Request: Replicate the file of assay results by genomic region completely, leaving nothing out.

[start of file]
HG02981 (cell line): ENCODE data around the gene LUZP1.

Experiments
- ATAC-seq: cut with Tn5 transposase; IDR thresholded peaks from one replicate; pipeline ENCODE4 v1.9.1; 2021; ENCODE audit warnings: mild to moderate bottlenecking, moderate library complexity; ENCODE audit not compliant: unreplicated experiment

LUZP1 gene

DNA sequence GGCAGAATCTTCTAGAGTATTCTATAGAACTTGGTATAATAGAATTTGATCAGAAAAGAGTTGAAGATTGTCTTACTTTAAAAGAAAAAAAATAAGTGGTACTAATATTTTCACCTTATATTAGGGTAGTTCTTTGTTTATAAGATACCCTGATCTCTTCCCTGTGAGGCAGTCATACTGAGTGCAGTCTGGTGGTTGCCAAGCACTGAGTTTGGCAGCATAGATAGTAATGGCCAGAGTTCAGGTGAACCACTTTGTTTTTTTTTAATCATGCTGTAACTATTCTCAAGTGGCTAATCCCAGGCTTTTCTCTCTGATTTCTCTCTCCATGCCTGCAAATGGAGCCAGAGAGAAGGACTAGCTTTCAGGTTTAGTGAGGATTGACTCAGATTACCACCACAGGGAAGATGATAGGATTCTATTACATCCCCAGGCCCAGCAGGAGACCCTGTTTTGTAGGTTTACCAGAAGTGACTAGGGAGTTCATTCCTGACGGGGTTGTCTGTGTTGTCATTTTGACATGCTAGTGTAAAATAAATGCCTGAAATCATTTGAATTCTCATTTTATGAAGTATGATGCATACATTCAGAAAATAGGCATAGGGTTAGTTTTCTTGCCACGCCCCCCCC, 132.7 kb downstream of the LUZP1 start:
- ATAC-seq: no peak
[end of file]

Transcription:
HG02981 (cell line): ENCODE data around the gene LUZP1.

Experiments
- ATAC-seq: cut with Tn5 transposase; IDR thresholded peaks from one replicate; pipeline ENCODE4 v1.9.1; 2021; ENCODE audit warnings: mild to moderate bottlenecking, moderate library complexity; ENCODE audit not compliant: unreplicated experiment

LUZP1 gene

DNA sequence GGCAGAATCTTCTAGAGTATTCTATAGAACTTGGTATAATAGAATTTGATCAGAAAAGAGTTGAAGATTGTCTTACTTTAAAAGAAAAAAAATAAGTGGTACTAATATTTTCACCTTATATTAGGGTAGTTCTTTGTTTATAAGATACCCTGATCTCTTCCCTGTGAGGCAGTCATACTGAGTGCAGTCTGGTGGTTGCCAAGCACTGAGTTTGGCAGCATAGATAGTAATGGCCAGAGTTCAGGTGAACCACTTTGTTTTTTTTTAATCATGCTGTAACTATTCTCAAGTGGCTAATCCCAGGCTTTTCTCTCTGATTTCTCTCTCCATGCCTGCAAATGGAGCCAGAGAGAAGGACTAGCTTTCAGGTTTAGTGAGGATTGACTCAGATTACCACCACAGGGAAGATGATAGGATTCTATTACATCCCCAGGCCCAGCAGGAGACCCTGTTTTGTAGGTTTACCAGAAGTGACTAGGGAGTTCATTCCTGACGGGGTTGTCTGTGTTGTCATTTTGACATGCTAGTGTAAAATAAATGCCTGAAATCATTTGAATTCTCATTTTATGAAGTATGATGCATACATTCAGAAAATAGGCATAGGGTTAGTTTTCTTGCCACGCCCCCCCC, 132.7 kb downstream of the LUZP1 start:
- ATAC-seq: no peak